• The IOC’s warning stands despite the fact that 80% of Olympic and Paralympic athletes will be fully vaccinated by the time the games start on July 23. Additionally, officials placed extreme measures on athletes’ interactions outside of competitions. For example, although organizers intended on providing meals in “vast dining halls,” participants must now eat and sleep alone.

The IOC and Japan intend on minimizing any possible damage to the host country. Recently, Japan curbed its coronavirus rate and dropped restrictions. Japanese officials also ensured they will take precautions if numbers jump during the Olympics; this includes putting their state of emergency back into effect in the middle of the Games.

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Lifestyle

Shenzhou-12: China Sending First Crew to New Space Station For Three Months

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NG HAN GUAN / AP Three Chinese astronauts prepare to board for liftoff.

The Shenzhou-12 mission to the new Chinese space station brings three astronauts into orbit.

What We Know:

  • The rocket, Long March-2F, made its 15th flight on Thursday at the Jiuquan Satellite Launch Center, sending the Shenzhou spacecraft and astronauts into orbit. Nine minutes and forty seconds after liftoff, the rocket separated from Shenzhou.

  • China’s previous six Shenzhou missions ran from 2003 to 2016, none of which contained astronauts. Thursday’s blastoff is Shenzhou’s seventh piloted mission set for three months in space.
  • The core space module, named Heavenly Harmony, launched on April 29th. This module received supplies and equipment from an unpiloted cargo ship at the end of May. Astronauts Nie Haisheng, Liu Boming, and Tang Hongbo plan to arrange the module for living, then run diagnostic tests on technology and experiment. Experimentation with solar panels has proven successful so far, with solar panels unfolding functionally and providing power to the space station.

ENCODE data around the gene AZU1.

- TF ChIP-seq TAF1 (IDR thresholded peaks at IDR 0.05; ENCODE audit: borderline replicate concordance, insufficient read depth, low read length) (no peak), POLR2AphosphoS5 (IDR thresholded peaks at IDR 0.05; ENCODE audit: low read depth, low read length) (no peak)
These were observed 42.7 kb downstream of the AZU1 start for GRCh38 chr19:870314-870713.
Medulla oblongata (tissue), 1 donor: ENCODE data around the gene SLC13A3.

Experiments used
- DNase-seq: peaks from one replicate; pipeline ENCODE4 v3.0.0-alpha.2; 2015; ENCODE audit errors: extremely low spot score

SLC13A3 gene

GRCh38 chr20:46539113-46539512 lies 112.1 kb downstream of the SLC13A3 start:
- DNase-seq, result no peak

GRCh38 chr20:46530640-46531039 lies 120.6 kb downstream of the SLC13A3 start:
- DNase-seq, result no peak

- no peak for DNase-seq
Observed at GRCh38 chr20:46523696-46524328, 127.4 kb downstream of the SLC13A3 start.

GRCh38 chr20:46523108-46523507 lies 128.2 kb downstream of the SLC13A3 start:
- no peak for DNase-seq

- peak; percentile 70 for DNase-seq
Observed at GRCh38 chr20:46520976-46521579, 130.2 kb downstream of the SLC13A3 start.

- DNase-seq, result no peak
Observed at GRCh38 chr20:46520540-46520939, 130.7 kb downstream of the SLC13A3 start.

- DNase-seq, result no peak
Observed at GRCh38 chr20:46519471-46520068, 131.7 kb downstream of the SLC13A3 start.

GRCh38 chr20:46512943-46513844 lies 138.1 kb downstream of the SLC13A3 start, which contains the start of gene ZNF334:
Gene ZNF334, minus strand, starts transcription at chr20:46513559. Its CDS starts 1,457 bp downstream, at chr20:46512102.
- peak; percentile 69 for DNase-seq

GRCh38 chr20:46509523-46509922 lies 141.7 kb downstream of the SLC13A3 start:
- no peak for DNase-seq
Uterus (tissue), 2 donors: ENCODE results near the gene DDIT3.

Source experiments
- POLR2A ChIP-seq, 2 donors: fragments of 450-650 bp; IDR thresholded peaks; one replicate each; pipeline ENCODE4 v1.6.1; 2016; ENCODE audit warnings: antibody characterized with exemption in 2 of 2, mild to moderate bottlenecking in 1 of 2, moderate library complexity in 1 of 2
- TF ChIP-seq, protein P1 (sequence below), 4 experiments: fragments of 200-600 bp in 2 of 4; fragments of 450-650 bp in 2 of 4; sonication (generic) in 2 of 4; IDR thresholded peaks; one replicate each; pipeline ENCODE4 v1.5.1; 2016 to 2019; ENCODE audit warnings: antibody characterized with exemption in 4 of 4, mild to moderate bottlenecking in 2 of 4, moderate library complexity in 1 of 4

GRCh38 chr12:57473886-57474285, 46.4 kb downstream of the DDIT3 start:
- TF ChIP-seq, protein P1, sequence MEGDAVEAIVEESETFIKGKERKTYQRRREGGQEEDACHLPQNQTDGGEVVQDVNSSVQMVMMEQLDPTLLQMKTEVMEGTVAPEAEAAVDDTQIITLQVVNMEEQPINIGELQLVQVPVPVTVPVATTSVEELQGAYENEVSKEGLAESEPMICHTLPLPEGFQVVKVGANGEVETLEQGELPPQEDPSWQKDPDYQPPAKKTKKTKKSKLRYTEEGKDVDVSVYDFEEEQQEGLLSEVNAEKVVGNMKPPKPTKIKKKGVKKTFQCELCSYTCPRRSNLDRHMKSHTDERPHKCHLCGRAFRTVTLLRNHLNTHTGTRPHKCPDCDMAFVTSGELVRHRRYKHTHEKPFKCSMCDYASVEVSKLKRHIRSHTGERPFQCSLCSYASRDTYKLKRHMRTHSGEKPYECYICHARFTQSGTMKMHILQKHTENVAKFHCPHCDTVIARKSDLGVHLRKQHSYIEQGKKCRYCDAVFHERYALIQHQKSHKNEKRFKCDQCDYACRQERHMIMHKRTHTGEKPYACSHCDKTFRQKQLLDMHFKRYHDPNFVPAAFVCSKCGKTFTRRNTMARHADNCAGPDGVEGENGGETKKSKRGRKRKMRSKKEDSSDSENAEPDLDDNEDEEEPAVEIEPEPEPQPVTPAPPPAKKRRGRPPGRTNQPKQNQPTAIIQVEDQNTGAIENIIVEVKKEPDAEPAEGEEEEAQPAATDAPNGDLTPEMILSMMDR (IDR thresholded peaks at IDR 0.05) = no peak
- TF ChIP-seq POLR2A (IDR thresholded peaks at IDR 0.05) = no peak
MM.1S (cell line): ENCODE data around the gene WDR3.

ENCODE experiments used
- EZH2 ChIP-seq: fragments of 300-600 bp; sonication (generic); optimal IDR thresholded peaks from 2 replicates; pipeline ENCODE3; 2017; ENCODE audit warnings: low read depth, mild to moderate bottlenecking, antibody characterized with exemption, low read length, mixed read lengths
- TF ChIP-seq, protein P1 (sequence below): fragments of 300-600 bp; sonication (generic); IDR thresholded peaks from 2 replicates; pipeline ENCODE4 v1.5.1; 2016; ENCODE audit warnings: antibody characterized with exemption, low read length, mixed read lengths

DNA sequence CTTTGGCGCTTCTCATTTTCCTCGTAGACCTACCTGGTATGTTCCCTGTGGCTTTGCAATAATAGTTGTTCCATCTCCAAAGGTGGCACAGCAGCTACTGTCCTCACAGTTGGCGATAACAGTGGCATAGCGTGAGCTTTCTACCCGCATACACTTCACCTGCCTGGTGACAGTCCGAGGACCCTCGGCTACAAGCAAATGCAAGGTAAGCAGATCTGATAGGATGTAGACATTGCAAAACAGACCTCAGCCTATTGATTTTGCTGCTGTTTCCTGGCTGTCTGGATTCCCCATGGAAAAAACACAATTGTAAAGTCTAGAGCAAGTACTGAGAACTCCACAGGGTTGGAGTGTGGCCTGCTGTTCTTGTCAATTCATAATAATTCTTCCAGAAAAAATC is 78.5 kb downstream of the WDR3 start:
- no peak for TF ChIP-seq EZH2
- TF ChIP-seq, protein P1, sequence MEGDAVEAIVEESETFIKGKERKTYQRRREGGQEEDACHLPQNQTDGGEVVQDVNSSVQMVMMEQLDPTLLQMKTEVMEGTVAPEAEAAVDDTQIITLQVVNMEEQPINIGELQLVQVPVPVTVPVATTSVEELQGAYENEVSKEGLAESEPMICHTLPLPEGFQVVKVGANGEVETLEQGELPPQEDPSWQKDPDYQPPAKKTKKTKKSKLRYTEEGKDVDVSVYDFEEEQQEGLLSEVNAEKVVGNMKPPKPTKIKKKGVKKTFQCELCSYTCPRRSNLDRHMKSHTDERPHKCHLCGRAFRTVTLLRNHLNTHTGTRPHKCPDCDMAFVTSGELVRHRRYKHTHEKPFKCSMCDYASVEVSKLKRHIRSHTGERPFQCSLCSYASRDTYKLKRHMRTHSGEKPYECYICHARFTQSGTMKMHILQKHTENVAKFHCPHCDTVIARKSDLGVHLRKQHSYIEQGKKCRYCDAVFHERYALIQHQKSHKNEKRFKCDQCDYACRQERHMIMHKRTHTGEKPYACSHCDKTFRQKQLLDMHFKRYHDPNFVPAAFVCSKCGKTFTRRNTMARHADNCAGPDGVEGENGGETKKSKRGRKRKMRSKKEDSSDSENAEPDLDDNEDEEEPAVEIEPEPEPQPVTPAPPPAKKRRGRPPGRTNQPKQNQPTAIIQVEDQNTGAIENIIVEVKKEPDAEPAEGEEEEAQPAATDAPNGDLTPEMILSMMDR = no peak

• The Chinese Space Station is distinct from International Space Station built by the United States, Russia, Japan, Canada, and the European Space Agency. Although smaller, it shares similar objectives: international research and technological development. China is excluded from the International Space Station due to the 2011 Department of Defense and Full-Year Continuing Appropriations Act. This act set rules and funding for defense and other U.S. government agencies for the year and following years. In section 1340 of the act, it states that NASA cannot use division funds to collaborate with China unless a specific law permits it.
  • The hub of the Chinese Space Station, called Tianhe, contains crew quarters, communication systems, life support technology, an airlock, and spacecraft control panels. If the Shenzhou-12 mission is a success, China plans to send two more docking modules later this year to complete the space station.
  • Ji Qiming, assistant director of the China Manned Space Agency, explained intentions of sharing space as a forum for exploration. “Outer space is the commonwealth of people all over the world, and exploring the universe is the shared cause of all mankind…We are willing to carry out international cooperation and exchanges with all countries and regions worldwide that are committed to the peaceful use of outer space.”

Successfully executing the fully automated Shenzhou-12 mission tests technology, programming, and ultimately, science.